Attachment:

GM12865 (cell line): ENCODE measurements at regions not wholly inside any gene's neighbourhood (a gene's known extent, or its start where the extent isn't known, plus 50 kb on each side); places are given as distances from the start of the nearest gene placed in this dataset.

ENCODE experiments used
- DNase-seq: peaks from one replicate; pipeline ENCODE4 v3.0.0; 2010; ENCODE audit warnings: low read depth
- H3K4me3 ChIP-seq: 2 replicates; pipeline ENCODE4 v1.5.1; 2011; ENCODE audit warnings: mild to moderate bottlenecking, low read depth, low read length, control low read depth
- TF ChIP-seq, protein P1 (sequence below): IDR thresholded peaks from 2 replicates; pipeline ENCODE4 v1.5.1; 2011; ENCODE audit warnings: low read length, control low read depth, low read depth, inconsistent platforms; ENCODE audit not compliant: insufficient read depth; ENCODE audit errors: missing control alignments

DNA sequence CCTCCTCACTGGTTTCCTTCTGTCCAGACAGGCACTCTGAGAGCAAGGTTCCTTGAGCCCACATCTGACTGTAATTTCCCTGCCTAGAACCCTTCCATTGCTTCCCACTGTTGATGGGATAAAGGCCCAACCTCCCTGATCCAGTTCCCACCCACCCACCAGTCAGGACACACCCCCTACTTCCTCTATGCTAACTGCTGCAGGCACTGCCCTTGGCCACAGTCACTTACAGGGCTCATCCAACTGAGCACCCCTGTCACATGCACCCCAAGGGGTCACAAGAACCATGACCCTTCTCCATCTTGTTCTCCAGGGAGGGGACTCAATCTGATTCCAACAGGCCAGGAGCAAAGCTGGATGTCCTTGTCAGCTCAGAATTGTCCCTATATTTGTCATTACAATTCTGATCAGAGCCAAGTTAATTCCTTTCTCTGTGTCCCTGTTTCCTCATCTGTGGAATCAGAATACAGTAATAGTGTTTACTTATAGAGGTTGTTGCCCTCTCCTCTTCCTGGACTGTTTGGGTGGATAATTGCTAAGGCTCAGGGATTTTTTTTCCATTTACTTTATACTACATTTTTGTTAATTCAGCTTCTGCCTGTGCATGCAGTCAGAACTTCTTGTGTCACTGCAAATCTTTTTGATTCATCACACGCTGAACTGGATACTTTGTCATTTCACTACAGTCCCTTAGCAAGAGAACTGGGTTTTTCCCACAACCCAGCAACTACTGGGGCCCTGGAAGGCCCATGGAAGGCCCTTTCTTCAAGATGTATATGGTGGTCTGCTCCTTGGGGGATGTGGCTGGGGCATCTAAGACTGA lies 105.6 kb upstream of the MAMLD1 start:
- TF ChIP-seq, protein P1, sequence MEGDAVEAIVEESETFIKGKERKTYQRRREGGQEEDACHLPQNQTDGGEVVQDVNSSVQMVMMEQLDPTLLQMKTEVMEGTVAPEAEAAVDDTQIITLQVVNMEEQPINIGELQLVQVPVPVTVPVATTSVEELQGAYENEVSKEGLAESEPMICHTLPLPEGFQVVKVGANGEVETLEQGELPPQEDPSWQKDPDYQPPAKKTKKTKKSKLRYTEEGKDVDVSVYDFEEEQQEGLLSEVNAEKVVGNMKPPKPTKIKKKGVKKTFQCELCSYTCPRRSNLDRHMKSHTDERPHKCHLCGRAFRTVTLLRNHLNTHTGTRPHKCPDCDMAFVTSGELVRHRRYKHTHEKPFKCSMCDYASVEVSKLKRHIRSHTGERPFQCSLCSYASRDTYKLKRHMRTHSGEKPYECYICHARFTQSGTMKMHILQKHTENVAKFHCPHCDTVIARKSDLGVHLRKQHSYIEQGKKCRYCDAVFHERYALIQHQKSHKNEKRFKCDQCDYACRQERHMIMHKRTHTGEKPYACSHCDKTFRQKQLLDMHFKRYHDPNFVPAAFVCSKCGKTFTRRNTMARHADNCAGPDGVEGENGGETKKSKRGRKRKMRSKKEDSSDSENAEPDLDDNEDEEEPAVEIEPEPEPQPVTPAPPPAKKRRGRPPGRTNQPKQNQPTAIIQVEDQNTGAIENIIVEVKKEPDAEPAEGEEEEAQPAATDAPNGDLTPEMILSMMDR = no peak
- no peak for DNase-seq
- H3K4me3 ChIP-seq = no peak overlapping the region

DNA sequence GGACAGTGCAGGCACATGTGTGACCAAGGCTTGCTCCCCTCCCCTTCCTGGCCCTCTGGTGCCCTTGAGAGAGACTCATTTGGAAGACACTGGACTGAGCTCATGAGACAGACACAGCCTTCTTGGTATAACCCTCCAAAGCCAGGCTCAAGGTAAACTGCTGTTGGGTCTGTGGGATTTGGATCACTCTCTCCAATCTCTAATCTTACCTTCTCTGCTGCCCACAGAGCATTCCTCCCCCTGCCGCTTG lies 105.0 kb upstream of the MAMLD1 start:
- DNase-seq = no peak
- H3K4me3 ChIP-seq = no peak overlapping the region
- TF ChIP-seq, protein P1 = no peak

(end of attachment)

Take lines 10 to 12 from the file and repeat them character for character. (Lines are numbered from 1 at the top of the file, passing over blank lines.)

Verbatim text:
DNA sequence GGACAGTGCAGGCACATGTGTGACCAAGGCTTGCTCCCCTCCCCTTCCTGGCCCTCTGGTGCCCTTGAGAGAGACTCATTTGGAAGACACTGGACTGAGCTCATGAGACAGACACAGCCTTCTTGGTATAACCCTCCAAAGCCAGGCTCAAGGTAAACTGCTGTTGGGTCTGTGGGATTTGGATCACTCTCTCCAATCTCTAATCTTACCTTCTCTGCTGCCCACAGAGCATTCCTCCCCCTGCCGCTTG lies 105.0 kb upstream of the MAMLD1 start:
- DNase-seq = no peak
- H3K4me3 ChIP-seq = no peak overlapping the region